While on a walk, a honeyed fragrance unexpectedly tickles my nose. Although I don’t immediately see the source, the vanilla-perfumed air is unmistakable and I know in an instant that Sarcococca is nearby. Why more people don’t have this amazing plant, commonly called sweet box, in their gardens is a mystery to me.
While there are 11 species of the evergreen, broadleaf shrub ranging from 12-inches to 6-feet in height, the two most popular varieties here in the Pacific Northwest are Sarcococca ruscifolia and S. hookeriana var. humilis.
S. ruscifolia typically grows 3-4 feet high and wide, but can reach a height of 5 or 6 feet with time. Glossy, dark green leaves look great year-round, but the plant really shines in late January into February. The dark foliage is a perfect foil for the creamy white, tassel-like racemes. The sweetly fragranced blooms are followed by dark red berries that ripen to black. Plant S. ruscifolia as a single specimen near a doorway to maximize enjoyment, or en masse along a shady path you frequent in winter.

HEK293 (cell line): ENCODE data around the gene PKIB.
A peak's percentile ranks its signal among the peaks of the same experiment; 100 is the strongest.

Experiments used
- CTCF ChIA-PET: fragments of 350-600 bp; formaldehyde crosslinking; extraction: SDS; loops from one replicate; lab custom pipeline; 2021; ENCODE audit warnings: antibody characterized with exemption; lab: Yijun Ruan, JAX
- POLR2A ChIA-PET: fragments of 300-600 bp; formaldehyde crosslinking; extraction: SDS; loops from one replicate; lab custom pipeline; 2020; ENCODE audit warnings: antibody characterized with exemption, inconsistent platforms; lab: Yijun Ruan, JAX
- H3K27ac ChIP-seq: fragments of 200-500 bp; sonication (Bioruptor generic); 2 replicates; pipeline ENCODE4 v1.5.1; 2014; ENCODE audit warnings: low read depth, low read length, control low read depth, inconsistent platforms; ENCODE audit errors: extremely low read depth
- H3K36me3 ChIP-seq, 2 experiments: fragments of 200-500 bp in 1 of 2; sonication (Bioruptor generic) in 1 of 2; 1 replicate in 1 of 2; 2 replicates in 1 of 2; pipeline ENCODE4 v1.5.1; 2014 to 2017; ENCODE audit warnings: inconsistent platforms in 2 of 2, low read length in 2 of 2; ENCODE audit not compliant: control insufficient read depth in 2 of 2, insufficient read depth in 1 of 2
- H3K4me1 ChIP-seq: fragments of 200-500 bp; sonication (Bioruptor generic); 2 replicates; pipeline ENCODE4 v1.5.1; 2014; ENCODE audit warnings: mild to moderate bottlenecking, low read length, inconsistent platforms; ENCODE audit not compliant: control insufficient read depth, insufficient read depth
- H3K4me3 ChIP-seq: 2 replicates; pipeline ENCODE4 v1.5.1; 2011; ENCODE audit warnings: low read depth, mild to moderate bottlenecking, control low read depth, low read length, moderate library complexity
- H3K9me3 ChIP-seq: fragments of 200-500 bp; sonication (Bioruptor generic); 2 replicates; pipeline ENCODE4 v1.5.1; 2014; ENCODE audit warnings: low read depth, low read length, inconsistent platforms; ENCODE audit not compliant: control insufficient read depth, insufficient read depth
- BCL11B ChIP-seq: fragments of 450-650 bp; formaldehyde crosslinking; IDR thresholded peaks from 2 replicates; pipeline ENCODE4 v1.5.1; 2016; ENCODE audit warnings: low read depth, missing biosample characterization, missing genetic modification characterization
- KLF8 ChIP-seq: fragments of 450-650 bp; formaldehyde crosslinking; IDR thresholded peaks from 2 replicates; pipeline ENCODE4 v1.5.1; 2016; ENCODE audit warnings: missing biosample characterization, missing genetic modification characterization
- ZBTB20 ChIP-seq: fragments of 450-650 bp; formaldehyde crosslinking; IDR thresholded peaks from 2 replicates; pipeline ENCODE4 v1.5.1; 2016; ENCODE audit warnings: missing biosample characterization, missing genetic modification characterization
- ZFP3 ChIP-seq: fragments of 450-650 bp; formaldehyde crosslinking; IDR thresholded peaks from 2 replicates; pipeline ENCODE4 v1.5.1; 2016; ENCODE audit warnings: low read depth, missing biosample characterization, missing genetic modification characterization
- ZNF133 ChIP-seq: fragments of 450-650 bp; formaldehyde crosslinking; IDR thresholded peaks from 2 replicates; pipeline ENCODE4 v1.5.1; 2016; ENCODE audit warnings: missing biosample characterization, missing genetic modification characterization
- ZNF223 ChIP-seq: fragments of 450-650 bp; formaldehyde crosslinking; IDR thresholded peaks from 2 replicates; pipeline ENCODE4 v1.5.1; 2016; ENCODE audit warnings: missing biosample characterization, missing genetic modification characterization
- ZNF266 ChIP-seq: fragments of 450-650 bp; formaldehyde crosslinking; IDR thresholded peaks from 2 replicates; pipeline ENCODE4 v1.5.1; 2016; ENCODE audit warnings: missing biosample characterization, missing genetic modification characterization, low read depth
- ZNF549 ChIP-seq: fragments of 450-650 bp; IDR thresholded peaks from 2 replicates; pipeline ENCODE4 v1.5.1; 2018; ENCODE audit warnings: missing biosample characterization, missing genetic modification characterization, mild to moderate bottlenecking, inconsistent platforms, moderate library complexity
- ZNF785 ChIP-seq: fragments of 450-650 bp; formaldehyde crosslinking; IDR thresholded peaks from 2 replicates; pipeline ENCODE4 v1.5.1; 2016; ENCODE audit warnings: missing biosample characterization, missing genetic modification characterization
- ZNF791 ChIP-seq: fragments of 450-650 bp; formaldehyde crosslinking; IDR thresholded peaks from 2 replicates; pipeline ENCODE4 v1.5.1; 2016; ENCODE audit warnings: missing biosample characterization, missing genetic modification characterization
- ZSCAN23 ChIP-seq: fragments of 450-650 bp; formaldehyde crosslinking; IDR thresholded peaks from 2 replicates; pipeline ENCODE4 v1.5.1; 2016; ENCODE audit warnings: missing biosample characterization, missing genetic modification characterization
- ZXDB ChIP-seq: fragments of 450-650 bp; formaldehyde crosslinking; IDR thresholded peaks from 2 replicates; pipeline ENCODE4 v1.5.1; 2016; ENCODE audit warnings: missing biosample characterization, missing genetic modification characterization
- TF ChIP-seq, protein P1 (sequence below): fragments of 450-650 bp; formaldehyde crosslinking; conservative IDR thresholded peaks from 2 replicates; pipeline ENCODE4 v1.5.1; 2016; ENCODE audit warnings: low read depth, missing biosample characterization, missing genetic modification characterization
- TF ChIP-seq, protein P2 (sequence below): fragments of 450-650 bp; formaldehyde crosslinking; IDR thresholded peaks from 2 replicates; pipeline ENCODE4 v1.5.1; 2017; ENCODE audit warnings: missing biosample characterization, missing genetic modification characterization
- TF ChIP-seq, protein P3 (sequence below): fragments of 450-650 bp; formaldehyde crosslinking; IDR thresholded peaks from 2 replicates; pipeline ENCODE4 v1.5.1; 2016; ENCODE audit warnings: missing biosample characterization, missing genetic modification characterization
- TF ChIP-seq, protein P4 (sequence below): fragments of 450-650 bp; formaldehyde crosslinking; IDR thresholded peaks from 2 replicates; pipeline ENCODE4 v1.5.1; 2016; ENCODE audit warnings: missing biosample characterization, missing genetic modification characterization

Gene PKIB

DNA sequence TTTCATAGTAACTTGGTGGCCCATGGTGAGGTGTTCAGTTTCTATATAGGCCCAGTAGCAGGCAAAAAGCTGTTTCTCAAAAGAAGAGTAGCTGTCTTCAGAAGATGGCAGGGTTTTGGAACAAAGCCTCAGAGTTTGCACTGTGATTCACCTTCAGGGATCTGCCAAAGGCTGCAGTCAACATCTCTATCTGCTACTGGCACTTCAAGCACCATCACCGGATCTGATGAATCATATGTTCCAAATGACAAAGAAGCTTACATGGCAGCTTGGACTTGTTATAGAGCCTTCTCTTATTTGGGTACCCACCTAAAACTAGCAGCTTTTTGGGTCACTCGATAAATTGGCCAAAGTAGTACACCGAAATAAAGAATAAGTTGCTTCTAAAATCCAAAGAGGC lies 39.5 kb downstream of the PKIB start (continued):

S. hookeriana var. humilis is a dwarf variety of sweet box, typically reaching only 12-18 inches high. The leathery, slender pointed leaves are similar to S. ruscifolia, as are the white vanilla-scented blooms. After flowering, the plant produces black seeds. S. hookeriana var. humilis spreads very slowly by runners, creating a handsome, evergreen ground cover. Or, include it in your container gardens for year-round texture and winter interest.
Both varieties like a lightly amended soil; garden compost is always good at planting time, plus mulch every couple years. Sweet box enjoys shade to half-day sun (with protection from hot afternoon sun), thrives in nearly all soil types with proper draingage, and is hardy in our zone. These plants are a great choice for Pacific Northwest gardens, especially as the heady smell of its blooms is so welcome during the grey days of late January and February.
West Seattle resident Patty J Campbell is a botanist and garden authority with forty years experience in Western Washington landscapes.